- The ACA eliminates pre-existing medical conditions and a dollar cap for those who develop serious medical conditions.
- The ACA requires insurance companies to cover routine well-care visits.
- If your child currently qualifies for Medicaid or CHIP, he or she can continue their present coverage unless your income level changes.
- The insurance plans sold through healthcare.gov are private insurance plans although governmental help is available if you qualify.
The Affordable Care Act (ACA), or Obamacare, was signed into law in 2010. The law represented a major overhaul of the U.S. healthcare system and included multiple provisions that affect families with young children:
- A mandate that most people will have to purchase health insurance by January 1, 2014, or face a fine. To make it easier for people to afford health insurance, the federal government in partnership with private insurers set up exchanges where people can shop for approved plans. Depending on your family income, many people will qualify for federal subsidies to help underwrite the cost of insurance.
- Insurance companies must insure all people with pre-existing conditions.
- Children can stay on their parent’s insurance policies until age 26.
Since it was signed, the law has been introduced in stages, with major portions of the law (e.g., private insurance exchanges) debuting in October 2013. Because the law is highly complex, and because it represents a major undertaking involving multiple federal agencies and large private insurance companies, there is significant confusion over how the ACA will affect families with young children.
The American Academy of Pediatricians (AAP) has singled out a few specific provisions as especially important for children:
- Insurance companies are now required to cover routine well-care visits.
- Children under the age of 26 can remain on their parent’s insurance. This ensures that a larger number of people can remain insured without the cost of an individual insurance plan.
- Our sickest kids, those with pre-existing health problems such as congenital heart disease, cancer or diabetes, cannot be denied insurance due to their disease, nor can their policy be discontinued. This was previously a pressing issue for families with sick children.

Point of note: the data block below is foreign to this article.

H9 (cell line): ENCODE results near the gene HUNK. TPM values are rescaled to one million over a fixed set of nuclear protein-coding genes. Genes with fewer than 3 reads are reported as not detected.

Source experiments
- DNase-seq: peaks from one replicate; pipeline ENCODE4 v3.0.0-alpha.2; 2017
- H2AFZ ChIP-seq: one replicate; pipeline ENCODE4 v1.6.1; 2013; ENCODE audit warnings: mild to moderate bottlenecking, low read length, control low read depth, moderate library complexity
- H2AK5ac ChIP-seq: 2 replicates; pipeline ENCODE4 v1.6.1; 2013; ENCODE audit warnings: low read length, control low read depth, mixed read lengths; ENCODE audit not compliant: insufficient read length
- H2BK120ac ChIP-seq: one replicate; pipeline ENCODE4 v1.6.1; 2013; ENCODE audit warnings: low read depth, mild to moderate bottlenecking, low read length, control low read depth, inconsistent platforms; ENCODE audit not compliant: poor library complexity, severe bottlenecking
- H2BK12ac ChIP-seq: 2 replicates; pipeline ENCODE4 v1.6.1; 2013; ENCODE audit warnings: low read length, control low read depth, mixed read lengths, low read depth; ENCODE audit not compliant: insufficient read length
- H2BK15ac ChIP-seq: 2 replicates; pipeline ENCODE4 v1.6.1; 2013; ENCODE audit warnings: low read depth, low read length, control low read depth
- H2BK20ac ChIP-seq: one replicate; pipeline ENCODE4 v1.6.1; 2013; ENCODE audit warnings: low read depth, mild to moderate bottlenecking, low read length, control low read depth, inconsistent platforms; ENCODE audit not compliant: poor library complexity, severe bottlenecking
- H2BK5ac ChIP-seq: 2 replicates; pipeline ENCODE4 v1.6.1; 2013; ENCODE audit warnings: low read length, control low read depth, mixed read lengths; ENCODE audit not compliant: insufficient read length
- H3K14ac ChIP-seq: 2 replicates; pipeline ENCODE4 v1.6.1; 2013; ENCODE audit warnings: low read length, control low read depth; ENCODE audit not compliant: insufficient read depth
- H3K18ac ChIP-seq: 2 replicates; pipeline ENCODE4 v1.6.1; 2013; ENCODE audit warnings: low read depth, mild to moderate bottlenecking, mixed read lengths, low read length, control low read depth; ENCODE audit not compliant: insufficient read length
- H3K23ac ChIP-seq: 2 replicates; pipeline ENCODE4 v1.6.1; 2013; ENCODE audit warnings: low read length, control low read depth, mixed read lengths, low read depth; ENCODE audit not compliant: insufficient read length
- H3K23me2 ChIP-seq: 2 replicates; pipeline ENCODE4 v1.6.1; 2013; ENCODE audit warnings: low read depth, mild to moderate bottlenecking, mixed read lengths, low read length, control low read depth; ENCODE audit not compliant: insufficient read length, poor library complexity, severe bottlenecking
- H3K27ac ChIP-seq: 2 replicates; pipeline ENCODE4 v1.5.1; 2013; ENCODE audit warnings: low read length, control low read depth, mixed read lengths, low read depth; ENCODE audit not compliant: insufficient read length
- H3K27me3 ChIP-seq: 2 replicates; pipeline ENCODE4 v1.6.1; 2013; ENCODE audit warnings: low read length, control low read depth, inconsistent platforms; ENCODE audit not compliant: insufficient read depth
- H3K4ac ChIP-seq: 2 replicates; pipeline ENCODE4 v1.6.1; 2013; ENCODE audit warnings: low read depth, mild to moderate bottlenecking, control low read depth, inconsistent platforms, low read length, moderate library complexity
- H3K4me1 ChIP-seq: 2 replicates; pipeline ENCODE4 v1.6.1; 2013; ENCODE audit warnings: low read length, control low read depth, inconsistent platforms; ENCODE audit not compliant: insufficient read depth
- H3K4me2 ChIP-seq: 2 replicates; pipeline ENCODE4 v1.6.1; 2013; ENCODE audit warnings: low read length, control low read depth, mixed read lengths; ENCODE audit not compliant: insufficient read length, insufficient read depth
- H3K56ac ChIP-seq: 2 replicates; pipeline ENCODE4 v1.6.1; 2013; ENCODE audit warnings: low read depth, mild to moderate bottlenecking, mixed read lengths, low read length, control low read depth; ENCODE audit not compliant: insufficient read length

- The ACA no longer allows insurance companies to place a limit on the total dollars spent on your ill child. In the past, insurance policies contained a maximum dollar amount (maximum lifetime benefit) that could be spent on the behalf of the policyholder. This was often a very large number, but if you are the parent of a very ill child, that number could be reached.
As of January 1, 2014, all individuals are mandated to have health insurance or pay a penalty. If you and your family presently have health insurance through your job or through an independent policy, you may keep it. If your child qualifies for Medicaid or a state run health insurance policy such as CHIP, they may keep it unless you no longer qualify financially. If you and your family do NOT have health insurance, you can shop for it through your state’s marketplace.
It is important to remember that the insurance exchanges mandated in the Affordable Care Act offer insurance plans from private companies and are not government-run. Insurance exchanges themselves are run by either the state or federal government although private insurance exchanges are beginning to emerge. The plans and the benefits begin January 1, 2014. If you qualify for Medicaid or CHIP, you can still enroll in a plan at any time. The website will help you determine if you qualify for any governmental help on your monthly premiums. If you currently have private insurance but would like to shop to compare premiums you can also do so.